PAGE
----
Students have been taught that all procrastination is synonymous with carelessness and inattention to responsibility. However, the concept of strategic procrastination challenges this notion in that it ultimately results in more thought, creativity and motivation to complete a task or project.
Adjunct professor of communication, Noah Darnell, advocates strategic procrastination to his students before they begin their major film or photography projects in his class. Darnell first became acquainted with this new view of procrastination after reading a book by Adam Grant called “The Originals: How Non-Conformists move the world” that discusses how to be successful in a career path, especially in a creative sense.
“The book was all about how to become a pioneer in a field of study, like da Vinci or Steve Jobs for instance,” Darnell said. “Strategic procrastination is when you start something and not finish it until it’s almost due, but the key is to think on it gradually.”
“The Originals” shared a study about individuals who were given the task of creating a business plan, according to Darnell. A select few were told to complete the task immediately and the remaining individuals were allowed time away from the project after beginning it. The study concluded that those who intentionally stepped away from the project were proved to be more creative because they allowed themselves time to simmer on ideas rather than rushing to finish.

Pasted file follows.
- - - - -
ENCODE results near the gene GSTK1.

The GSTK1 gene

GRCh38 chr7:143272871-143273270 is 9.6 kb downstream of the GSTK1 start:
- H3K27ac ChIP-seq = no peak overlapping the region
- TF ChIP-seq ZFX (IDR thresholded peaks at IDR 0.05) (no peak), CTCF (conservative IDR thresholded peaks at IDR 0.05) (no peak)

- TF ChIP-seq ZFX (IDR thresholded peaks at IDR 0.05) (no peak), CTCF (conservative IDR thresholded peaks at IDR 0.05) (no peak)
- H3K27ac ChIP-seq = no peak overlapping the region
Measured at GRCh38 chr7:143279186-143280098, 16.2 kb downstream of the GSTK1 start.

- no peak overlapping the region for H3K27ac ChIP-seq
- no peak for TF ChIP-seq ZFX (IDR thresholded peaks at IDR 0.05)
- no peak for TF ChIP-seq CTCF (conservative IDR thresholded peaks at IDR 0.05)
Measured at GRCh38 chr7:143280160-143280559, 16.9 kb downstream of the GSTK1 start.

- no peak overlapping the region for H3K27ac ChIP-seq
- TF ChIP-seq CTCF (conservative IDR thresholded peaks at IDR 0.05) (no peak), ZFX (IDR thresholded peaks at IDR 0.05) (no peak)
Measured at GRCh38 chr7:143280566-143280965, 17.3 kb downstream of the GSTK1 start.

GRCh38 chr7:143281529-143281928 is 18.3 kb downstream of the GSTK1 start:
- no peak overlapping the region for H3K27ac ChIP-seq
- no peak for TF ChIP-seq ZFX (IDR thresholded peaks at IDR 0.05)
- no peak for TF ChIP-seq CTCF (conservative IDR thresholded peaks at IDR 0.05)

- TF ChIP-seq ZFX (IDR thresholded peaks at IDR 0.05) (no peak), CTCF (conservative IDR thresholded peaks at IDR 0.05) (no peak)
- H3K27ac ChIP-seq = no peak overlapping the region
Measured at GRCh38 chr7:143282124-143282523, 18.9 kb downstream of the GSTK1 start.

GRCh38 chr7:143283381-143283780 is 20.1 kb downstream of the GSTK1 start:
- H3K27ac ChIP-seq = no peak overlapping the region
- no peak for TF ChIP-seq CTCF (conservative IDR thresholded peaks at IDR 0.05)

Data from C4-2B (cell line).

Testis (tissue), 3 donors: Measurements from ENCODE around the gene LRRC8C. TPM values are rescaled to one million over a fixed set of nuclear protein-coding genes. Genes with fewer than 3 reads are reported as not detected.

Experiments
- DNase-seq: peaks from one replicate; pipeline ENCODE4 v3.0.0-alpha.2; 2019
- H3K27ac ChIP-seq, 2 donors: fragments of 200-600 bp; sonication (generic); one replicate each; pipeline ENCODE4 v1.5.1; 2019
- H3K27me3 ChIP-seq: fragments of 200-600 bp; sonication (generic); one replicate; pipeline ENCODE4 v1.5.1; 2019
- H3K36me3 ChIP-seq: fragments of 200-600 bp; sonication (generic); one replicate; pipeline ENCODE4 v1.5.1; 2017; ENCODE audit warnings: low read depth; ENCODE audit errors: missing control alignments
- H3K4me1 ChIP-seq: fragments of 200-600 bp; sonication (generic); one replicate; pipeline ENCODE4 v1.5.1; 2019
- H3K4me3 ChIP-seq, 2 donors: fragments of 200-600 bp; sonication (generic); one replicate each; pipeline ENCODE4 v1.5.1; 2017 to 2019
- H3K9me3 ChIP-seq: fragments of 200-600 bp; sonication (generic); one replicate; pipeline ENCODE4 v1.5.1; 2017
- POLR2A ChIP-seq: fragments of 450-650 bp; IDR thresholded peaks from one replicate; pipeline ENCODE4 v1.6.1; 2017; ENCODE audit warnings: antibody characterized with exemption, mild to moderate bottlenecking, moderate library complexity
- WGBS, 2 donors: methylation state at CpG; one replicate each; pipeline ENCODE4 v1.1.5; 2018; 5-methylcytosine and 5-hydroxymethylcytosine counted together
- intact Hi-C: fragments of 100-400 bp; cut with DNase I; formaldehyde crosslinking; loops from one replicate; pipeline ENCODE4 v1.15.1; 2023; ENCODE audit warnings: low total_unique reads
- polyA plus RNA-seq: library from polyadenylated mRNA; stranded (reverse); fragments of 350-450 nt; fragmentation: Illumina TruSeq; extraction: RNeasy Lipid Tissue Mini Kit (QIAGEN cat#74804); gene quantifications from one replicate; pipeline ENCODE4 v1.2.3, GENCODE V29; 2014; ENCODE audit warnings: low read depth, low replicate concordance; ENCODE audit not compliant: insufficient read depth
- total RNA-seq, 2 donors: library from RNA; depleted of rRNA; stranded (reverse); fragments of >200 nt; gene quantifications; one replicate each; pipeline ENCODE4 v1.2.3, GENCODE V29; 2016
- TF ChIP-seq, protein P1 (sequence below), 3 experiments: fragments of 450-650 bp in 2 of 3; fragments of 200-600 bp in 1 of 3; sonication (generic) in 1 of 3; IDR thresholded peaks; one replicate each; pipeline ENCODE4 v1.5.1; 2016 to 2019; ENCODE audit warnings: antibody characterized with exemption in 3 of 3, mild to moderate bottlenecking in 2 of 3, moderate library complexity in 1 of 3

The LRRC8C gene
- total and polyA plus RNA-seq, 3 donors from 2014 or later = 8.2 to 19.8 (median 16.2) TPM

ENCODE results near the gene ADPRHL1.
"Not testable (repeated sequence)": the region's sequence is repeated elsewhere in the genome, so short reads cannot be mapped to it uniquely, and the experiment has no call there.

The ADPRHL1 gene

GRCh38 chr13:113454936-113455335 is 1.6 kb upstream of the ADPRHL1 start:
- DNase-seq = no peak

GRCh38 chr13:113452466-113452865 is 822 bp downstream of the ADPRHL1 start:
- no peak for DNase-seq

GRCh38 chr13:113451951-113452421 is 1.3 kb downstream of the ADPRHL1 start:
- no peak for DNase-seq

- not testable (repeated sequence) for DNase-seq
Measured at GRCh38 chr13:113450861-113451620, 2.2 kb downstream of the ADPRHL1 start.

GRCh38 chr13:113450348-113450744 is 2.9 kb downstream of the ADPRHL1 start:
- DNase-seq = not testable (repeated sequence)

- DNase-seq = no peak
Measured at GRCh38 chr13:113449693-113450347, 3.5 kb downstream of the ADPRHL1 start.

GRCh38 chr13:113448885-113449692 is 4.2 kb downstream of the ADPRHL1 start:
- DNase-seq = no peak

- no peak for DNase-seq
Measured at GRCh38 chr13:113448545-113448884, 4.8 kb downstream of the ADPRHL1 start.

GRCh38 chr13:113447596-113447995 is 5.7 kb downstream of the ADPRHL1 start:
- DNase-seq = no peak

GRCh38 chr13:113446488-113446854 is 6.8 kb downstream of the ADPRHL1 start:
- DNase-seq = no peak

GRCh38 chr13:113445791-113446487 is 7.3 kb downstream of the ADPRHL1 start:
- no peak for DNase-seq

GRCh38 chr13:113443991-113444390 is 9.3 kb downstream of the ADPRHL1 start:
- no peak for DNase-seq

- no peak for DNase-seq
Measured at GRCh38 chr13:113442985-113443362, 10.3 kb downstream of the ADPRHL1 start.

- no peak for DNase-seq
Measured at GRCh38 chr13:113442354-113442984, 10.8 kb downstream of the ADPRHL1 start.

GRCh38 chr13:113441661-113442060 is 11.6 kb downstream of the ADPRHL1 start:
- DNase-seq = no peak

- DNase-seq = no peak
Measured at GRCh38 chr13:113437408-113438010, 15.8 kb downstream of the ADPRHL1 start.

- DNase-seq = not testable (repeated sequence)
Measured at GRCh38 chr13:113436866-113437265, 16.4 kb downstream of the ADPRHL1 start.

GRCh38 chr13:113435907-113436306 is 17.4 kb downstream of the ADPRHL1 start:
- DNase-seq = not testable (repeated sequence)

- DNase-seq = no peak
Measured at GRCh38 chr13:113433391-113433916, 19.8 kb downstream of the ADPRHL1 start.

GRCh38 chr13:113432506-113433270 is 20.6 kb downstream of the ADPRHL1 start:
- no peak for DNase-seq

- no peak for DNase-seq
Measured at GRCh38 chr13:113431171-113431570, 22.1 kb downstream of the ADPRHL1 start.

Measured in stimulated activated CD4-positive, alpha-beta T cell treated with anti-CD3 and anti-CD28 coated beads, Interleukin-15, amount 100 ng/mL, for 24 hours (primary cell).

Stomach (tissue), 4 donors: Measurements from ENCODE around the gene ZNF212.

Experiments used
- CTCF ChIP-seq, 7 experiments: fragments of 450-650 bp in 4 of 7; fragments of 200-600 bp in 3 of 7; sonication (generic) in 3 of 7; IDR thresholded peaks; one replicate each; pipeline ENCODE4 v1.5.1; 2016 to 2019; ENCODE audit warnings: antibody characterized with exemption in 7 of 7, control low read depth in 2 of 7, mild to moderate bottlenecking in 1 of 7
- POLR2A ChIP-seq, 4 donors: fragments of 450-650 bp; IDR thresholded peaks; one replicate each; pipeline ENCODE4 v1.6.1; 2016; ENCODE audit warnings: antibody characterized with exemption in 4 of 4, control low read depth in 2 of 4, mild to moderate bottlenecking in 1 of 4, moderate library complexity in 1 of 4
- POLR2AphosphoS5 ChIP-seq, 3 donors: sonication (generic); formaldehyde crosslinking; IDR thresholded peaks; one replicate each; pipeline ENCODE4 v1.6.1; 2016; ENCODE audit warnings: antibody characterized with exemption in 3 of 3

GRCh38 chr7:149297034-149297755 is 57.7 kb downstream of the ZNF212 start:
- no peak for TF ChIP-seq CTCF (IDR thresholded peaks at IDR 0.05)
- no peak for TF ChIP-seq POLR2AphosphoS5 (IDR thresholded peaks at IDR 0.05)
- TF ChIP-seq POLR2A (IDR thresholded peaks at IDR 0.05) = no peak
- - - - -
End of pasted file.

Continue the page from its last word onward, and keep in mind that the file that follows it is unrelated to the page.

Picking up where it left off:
Junior Jed Myers was a student of Darnell’s and said he experienced more creativity and less stress when he applied the strategic procrastination mindset to his videography project. According to Myers, he and his project partner knew they wanted to take on the task of creating a choreography-based music video, but they did not want to rush the completion process.
“We sat on our ideas for a couple weeks which allowed us to conduct more research and develop our vision into something better,” Myers said. “By the week it was due, all we had to do was film and edit. Any project that seems too big to accomplish can really be done if you take it one bit at a time.”
Jessica Scott, a counselor at Harding, said taking breaks from projects is strategic because it allows one to emotionally regulate by doing something completely unrelated to the task at hand. Primary energy is exhausted when one tries to complete anything that requires a significant amount of effort or energy in one sitting, according to Scott.
“If you allow yourself to step back and move into something less strenuous, it allows your brain to use its secondary energy which will open the door to new thought,” Scott said.
Darnell said the line between procrastination and strategic procrastination is blurry, as both appear to be laziness, but the distinctive factor that separates the two concepts is intentionality.
“Think of strategic procrastination as a cumulative process where motivation and creativity can compile on top of itself,” Darnell said. “Rather than letting time pass you by when you aren’t working on your project, intentionally use that break to think about how you can make your work better.”